Judge Says CDC's Eviction Ban Is Unconstitutional. Here's What That Means for Renters
by Christy Bieber | Updated July 25, 2021 - First published on Feb. 27, 2021
Renters could now be at greater risk of eviction, but the extent of the impact remains uncertain.
As the coronavirus pandemic continues to cause unprecedented economic chaos, many Americans have fallen behind on rent payments. Most have been protected from eviction proceedings thanks to an order from the Centers for Disease Control and Prevention.
In September, the CDC issued a moratorium on evictions for tenants earnings below $99,000 (or $198,000 as joint filers). They simply had to alert their landlords in writing that they couldn't pay rent as a result of income loss. President Biden extended this moratorium until March 31. Rent was not waived for these tenants -- they still owed the landlord any missed payments. But property owners could not initiate legal proceedings to remove them for nonpayment.
The CDC's order contained room for interpretation and had some loopholes, which led to uneven enforcement across the states. But by and large, it kept people in their homes. Many landlords objected to it, and a group of landlords in Texas filed a lawsuit. A federal judge in the Eastern District of Texas issued a ruling in the case, and it strikes down the CDC's order as unconstitutional.
Here's what that means for renters.
The CDC's eviction moratorium may no longer protect tenants
Judge J. Campbell Barker of the Eastern District of Texas issued a 21-page ruling striking down the CDC's eviction ban, which had been justified in terms of public safety. "Although the Covid-19 pandemic persists, so does the Constitution,” the ruling stated in part. "The court concludes that the federal government's… power to regulate interstate commerce... does not include the power to impose the challenged eviction moratorium."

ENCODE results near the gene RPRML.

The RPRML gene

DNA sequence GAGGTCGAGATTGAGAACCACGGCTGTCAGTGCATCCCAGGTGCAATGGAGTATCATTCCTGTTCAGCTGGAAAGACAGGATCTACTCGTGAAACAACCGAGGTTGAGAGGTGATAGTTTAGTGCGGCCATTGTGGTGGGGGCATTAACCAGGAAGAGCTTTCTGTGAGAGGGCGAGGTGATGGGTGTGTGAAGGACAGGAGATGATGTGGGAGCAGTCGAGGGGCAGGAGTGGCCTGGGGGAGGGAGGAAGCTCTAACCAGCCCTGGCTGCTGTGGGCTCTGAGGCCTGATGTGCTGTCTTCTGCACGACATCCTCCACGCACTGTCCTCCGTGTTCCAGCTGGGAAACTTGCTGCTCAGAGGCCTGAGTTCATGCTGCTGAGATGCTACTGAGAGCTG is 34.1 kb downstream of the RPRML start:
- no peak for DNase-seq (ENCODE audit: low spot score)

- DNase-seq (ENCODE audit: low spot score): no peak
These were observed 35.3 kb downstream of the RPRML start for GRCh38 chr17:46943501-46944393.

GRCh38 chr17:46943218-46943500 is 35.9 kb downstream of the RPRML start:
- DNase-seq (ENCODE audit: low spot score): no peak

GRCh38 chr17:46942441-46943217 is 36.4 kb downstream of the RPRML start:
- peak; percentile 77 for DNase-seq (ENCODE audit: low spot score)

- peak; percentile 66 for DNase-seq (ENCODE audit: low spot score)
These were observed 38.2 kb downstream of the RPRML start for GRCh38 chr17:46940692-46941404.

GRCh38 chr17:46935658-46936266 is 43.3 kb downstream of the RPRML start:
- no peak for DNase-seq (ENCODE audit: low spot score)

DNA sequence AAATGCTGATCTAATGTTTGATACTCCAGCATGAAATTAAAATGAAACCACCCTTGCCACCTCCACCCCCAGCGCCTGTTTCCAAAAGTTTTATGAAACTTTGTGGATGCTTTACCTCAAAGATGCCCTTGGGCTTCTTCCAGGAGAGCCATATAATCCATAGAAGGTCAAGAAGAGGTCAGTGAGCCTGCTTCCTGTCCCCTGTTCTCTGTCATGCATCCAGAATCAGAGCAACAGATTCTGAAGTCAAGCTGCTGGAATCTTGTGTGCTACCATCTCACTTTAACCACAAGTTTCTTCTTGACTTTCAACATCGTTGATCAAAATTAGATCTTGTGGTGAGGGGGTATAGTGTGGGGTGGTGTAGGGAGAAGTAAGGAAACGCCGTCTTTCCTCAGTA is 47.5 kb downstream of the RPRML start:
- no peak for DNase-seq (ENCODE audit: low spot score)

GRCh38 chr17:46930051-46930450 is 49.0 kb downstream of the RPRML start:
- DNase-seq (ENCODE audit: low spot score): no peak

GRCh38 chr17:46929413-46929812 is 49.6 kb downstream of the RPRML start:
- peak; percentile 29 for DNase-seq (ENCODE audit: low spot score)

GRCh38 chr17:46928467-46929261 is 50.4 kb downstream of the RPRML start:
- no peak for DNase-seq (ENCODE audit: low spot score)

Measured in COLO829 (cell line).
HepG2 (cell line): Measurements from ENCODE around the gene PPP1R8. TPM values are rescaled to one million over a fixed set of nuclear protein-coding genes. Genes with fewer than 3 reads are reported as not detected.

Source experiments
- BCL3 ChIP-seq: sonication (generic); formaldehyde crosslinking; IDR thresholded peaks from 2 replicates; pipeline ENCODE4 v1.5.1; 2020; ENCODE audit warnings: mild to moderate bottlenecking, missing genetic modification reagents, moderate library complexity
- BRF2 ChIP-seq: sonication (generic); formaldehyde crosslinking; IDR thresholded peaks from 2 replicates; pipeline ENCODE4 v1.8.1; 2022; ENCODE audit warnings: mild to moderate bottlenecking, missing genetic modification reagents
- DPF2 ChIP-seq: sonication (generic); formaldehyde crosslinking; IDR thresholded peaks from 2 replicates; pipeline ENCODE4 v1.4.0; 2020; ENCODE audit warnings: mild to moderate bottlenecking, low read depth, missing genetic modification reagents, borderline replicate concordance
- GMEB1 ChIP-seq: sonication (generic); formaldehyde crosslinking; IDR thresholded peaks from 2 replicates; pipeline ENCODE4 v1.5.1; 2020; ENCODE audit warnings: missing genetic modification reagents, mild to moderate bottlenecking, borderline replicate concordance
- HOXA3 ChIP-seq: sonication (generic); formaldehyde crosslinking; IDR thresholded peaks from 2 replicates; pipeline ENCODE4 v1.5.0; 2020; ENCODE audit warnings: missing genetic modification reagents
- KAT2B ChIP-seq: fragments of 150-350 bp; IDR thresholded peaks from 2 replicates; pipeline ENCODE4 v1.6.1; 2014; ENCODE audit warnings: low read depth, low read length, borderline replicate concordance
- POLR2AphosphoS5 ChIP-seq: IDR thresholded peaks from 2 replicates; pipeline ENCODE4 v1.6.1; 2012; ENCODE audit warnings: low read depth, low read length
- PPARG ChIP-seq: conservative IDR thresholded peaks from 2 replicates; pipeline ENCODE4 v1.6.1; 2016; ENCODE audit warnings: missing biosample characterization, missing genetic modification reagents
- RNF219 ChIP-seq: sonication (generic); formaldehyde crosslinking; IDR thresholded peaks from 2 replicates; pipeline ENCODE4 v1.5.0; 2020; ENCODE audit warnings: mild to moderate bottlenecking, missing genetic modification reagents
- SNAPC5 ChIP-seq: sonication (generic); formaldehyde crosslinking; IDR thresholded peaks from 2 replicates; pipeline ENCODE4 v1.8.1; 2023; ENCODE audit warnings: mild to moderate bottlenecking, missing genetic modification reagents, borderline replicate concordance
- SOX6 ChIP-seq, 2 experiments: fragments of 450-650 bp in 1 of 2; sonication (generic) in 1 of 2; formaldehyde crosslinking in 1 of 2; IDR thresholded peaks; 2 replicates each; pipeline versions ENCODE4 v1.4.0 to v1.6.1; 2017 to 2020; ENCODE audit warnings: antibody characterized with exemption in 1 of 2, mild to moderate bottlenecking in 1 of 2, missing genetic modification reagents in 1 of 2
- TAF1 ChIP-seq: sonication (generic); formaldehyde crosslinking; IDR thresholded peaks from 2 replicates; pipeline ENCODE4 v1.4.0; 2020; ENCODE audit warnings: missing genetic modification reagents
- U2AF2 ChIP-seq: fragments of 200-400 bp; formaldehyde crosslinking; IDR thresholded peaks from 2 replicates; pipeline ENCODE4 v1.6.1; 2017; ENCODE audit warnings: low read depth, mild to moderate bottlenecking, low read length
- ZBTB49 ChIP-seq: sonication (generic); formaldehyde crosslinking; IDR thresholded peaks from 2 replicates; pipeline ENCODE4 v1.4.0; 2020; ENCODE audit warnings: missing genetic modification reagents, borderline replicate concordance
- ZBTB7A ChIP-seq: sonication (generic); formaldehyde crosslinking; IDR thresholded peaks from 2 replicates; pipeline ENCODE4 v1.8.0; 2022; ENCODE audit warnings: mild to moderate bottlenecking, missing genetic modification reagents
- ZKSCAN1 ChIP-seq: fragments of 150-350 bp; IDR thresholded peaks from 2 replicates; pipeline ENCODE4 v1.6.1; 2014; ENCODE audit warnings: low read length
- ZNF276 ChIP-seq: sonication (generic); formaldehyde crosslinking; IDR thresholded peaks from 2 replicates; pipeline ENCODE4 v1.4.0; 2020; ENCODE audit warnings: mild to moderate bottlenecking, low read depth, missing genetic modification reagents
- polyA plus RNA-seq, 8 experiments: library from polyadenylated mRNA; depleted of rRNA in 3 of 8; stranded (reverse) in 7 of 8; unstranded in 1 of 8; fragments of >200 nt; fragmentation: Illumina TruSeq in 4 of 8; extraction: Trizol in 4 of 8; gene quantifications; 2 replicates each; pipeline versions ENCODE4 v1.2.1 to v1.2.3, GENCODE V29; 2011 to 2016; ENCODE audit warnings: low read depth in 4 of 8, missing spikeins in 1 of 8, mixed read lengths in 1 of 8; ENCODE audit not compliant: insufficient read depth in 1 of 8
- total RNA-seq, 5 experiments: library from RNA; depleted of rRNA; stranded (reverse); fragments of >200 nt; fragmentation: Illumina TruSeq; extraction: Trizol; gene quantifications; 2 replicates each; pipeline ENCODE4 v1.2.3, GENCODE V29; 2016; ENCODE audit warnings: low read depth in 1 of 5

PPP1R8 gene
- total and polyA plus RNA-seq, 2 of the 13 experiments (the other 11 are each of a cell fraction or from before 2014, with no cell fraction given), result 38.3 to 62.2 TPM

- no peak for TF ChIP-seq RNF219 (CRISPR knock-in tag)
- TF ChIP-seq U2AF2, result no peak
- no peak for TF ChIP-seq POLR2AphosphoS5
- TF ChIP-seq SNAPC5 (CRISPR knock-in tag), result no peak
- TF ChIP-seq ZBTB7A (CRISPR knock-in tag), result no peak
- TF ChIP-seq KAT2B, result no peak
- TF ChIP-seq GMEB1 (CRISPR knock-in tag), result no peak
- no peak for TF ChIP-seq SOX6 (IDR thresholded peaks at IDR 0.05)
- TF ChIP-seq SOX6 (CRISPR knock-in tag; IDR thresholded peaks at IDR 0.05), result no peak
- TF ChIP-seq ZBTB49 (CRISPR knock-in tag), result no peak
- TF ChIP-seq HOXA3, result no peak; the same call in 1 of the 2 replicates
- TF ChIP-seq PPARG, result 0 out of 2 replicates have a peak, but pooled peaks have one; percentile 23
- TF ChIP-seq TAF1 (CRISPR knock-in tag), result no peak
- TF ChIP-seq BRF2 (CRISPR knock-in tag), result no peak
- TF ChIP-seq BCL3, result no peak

Judge Campbell did not issue an injunction formally commanding the CDC to stop enforcing the eviction ban. He did make clear that he expects the government to comply with his decision.
The CDC may appeal the decision, challenging the judge's ruling in a higher court. If it does so, it's possible it will continue to enforce the eviction ban while it waits for a higher court to consider the case. If that happens, the protection extended to tenants could remain in effect as the case continues through the court system. It's also possible Judge Campbell would then issue an injunction ordering the CDC to stop enforcement of its order immediately.
In the meantime, tenants face a lot of uncertainty. And it's very likely landlords will initiate eviction proceedings quickly, because many have been waiting to do so. Many property owners have complained that they still have bills to pay, even though they can't collect rent.
Some tenants are more impacted by this ruling than others, as the judge's decision only affects the protections the CDC ordered. Some states and localities have their own eviction bans, unaffected by the ruling. Those will remain in effect and prevent landlords from removing tenants from their homes.
Still, the CDC's ruling adds stress for tenants already facing serious financial issues. There is some good news, however -- coronavirus relief bills have made some rental assistance available. And options such as coronavirus hardship loans may help tenants cover their bills. Americans will also likely receive another stimulus checks to deposit into their bank accounts some time in mid-March or early April. Those behind on rent may want to consider using some of that money to get current with their landlords if it's not needed for other urgent bills.
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